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# Syllabus

## 1. General Information

• Lecture:
• Days: Monday and Wednesday
• Time: 4:00-5:15 PM
• Room: SB 140
• Section: 1412
• Lab / Discussion:
• Days: Thursday
• Time: 4:00-5:15 PM
• Room: SE 045
• Section: 1413
• Exams (Location to be determined):
• Midterm 1: 7:30-9:00 PM, Thursday, October 5
• Midterm 2: 7:30-9:00 PM, Thursday, November 16
• Final Exam: 2:45-4:45 PM, Friday, December 15
• Instructor: Amr Sabry
• E-mail: sabry@cs.indiana.edu
• Phone: 855-3668
• Office Hours:
• Wednesday, 2:30-3:30 PM, Lindley Hall 230C
• Friday, 11:00-12:00 PM, Lindley Hall 230C
• and by appointment
• UI: Craig Citro
• Web page: http://www.cs.indiana.edu/classes/h211/home
• Newsgroup: ac.csci.h211

## 2. Course Description

H211 Introduction to Computer Science, Honors (4 cr.)
Prerequisites: two years of high school algebra or Mathematics M014.
A first course in computer science for those intending to take advanced computer science courses. Introduction to programming and to algorithm design and analysis. Using the Scheme programming language, the course covers several programming paradigms.

The only prerequisite for this course is high school algebra. If you did not like algebra, relax. We will not use algebra much, if at all, in this course. This course will, however, draw upon the same analytical thinking and formal reasoning skills that are cultivated in the study of algebra.

For example, in algebra, we learned to solve problems by: (1) identifying and formally expressing the relations between known and unknown quantities, and (2) solving the resulting systems of equations or inequalities to find the unknowns. To solve equations, we manipulated symbols (numbers, variables, relations like ``='', and operators like ``+'') according to various rules (usually in the form of laws or theorems).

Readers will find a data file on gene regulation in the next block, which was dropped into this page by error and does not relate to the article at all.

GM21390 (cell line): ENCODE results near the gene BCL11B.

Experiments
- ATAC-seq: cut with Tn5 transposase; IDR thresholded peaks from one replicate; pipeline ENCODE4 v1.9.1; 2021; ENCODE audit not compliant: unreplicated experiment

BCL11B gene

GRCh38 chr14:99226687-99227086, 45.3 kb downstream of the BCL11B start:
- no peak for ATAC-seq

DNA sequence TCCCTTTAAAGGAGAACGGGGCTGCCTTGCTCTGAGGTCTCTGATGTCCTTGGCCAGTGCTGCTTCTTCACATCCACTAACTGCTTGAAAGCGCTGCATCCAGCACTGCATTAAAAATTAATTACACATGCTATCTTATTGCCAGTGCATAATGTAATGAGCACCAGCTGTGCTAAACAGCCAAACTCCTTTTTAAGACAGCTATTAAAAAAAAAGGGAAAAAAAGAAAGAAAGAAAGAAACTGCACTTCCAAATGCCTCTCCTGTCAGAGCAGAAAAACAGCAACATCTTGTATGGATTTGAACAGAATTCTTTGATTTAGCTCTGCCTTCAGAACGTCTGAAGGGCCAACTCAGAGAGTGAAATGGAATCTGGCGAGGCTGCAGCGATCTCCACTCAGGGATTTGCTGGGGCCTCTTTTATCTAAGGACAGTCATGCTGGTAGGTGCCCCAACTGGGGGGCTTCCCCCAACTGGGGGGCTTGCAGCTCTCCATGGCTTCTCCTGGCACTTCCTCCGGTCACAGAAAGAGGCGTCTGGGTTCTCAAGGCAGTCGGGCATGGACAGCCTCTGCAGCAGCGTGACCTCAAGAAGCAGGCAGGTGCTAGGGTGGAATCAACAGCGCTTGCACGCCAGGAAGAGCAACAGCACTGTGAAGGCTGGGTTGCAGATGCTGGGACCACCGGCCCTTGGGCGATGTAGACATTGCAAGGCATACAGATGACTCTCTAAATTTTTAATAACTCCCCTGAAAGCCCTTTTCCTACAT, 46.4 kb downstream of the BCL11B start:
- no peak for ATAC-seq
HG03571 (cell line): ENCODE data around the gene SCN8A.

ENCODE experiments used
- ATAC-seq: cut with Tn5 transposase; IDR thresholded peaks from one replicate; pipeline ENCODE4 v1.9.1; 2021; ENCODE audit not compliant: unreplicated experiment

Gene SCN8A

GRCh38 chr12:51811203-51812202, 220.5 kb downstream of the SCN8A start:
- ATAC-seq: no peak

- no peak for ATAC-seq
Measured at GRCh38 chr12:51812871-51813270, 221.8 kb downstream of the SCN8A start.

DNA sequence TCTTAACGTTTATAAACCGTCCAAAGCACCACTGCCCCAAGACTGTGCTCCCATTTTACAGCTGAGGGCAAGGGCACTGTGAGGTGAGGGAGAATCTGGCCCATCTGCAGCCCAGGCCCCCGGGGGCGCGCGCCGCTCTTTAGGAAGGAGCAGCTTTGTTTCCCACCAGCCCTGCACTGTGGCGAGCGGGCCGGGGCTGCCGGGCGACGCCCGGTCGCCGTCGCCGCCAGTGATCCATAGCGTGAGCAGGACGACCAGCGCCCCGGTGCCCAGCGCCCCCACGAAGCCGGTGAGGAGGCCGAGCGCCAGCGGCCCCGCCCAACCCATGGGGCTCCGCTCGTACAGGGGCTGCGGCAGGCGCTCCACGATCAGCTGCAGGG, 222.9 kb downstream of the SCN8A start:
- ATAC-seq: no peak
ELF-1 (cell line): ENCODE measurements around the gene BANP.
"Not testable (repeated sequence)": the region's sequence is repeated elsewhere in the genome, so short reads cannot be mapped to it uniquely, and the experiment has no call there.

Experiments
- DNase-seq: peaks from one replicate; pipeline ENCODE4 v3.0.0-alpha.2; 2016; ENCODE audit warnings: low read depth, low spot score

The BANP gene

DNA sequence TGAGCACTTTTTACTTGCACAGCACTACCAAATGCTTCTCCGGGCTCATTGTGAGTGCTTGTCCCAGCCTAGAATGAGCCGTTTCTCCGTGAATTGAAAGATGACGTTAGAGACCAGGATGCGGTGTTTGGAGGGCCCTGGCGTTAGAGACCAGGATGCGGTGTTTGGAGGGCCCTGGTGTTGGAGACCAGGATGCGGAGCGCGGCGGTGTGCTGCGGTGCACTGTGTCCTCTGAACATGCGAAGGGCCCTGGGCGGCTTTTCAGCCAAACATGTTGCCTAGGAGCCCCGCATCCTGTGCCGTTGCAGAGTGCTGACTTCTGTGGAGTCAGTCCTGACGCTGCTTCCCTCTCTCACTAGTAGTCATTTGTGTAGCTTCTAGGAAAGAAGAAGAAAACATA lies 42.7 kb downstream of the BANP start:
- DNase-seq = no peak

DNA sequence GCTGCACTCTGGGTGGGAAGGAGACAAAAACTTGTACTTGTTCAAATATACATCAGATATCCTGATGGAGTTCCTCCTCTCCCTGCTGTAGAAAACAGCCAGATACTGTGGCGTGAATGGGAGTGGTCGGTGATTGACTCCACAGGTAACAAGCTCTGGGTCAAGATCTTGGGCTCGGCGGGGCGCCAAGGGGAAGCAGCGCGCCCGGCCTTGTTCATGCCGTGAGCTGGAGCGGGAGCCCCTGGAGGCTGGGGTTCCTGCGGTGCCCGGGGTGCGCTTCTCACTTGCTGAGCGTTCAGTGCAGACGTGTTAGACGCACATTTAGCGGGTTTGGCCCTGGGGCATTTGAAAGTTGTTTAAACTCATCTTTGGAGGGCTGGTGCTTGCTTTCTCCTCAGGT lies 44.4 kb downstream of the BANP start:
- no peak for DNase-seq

In this course, we begin our study of computation. We will realize computations on machines that manipulate symbols according to fixed rules. While much of our time will be spent learning to program, we will also spend time thinking about our solutions: are they correct? are they efficient?

We use the Scheme programming language in this course because Scheme is highly expressive, yet easy to learn. Because it is highly expressive, we can explore different programming paradigms all within the same langauge. Since Scheme is easy to learn, we can spend more time using the language to solve problems.

### Philosophy

• Learning is an active process.
• Experience is the best teacher.
• Successful students are internally motivated.
This is not a course based on rote memorization. While certain patterns and principles do reappear, we often apply them in novel situations in order to solve new problems. Developing skill in problem solving takes practice. Homework assignments will provide ample opportunity to refine these skills.

### Goals

• Learn to design, implement, and analyze data structures and algorithms.
• Study properties of programs such as correctness and efficiency.
• Learn tools of the trade such as abstraction and recursion.
• Develop software that solves real problems.
• Understand strengths and weaknesses of different programming paradigms.